Amazon Cage Patent

US9280157B2: System and method for transporting personnel within an active workspace:

Always mount a scratch monkey.

The patent represents an extraordinary illustration of worker alienation, a stark moment in the relationship between humans and machines.

It depicts a metal cage intended for the worker, equipped with different cybernetic add-ons, that can be moved through a warehouse by the same motorized system that shifts shelves filled with merchandise. Here, the worker becomes a part of a machinic ballet, held upright in a cage which dictates and constrains their movement.

As we have seen time and time again in the research for our map, dystopian futures are built upon the unevenly distributed dystopian regimes of the past and present, scattered through an array of production chains for modern technical devices. The vanishingly few at the top of the fractal pyramid of value extraction live in extraordinary wealth and comfort. But the majority of the pyramids are made from the dark tunnels of mines, radioactive waste lakes, discarded shipping containers, and corporate factory dormitories.

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15 Responses:

  1. reboots says:

    This is a terrific evocation of Semiotext(e) from years past. But it obscures the cage's traditional role as a Damn Good Idea in certain industrial contexts, which didn't originate with (certainly evil) Amazon.com. Consider a grim meathook present where Amazon.com possibly doesn't provide a cage within their active workspace.

  2. margaret says:

    Cars can transport people in an active workspace. Motorcyclists call cars "cages." Prior art?

  3. Tim says:

    Combine this with the patent below (US Patent 10049419B1: The Fu...) and you have the future of the entire prison-industrial complex.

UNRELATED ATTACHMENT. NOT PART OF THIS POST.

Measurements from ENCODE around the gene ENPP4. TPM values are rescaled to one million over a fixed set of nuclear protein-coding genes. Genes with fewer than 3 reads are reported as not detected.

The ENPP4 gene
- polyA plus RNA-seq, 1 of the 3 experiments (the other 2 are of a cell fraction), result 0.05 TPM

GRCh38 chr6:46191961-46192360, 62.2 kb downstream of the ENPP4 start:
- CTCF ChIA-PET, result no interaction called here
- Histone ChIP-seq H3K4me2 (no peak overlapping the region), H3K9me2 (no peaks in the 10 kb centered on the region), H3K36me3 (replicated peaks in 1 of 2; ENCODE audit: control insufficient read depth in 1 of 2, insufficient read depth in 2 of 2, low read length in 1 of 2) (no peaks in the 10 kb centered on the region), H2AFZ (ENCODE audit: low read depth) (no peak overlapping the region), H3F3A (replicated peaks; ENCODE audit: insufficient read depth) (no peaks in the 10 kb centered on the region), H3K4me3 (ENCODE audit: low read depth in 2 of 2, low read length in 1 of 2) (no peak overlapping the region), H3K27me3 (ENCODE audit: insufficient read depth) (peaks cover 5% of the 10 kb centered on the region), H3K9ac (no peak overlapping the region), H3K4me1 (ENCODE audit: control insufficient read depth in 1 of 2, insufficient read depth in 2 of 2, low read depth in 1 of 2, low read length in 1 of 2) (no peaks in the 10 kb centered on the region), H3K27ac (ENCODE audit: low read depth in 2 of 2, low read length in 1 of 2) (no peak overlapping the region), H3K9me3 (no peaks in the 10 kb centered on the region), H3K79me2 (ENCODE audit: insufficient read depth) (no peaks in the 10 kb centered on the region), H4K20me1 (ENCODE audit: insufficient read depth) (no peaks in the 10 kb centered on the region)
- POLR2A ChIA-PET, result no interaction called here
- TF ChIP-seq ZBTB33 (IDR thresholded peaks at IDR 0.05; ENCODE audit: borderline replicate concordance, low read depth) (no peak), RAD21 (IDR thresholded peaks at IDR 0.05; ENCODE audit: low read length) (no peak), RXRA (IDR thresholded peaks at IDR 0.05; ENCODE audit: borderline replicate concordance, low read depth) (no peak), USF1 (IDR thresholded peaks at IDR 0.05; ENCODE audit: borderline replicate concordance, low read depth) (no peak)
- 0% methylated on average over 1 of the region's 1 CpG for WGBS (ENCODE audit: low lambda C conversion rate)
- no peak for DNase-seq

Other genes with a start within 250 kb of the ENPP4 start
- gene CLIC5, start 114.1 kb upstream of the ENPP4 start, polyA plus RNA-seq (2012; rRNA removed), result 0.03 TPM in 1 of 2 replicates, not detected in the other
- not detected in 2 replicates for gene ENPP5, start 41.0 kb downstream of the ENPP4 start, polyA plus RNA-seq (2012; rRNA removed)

4. japh says:

    And so, we start down the path towards eventually becoming Daleks. At some point, the man and the cage will no longer be separable...

  5. BMP says:

    Aside from Amazon's lust for patents, why even bother to put a human in this thing in the first place? The main image shows an arm/waldo/grappler device, why not control that remotely? With a decent internet connection you could even do a shift from home. Mechanical Turk comes to the warehouse! Make your purchase by spending pieces of your life!

    Then you have a device that can be smaller, operate in a wider range of temperatures and accelerate at rates potentially injurious to humans.

    Perhaps manual dexterity and response time is a requirement? Present the captive massively parallel pattern matching biosystem with a box of items and require it to select the pictured item within [n] milliseconds? And since you're locked in a box off in a far corner of the warehouse they don't have to listen to you beg for bathroom breaks -- adult diapers for everybody!

    A cautionary tale about things like this, originally from 2003: Marshall Brain's Manna.

  6. welcome_amazon_overlords says:

    Am I the only one who thinks the next step should be a toilet plunger and synthesizer screaming "EXTERMINATE THE WORKPLACE INEFFICIENCY! EXTERMINATE!"?

    • tobias says:

      no, the next step should be a toilet so they don't have to piss into plastic bottles anymore while fetching your trinkets. then you can have your dalek plunger.

  7. ian says:

    What about it? It's protection while walking around lots of robots. Kind of basic but nothing ominous there.

  8. Andrew says:

    Caged boxing matches beat forklift races anyday

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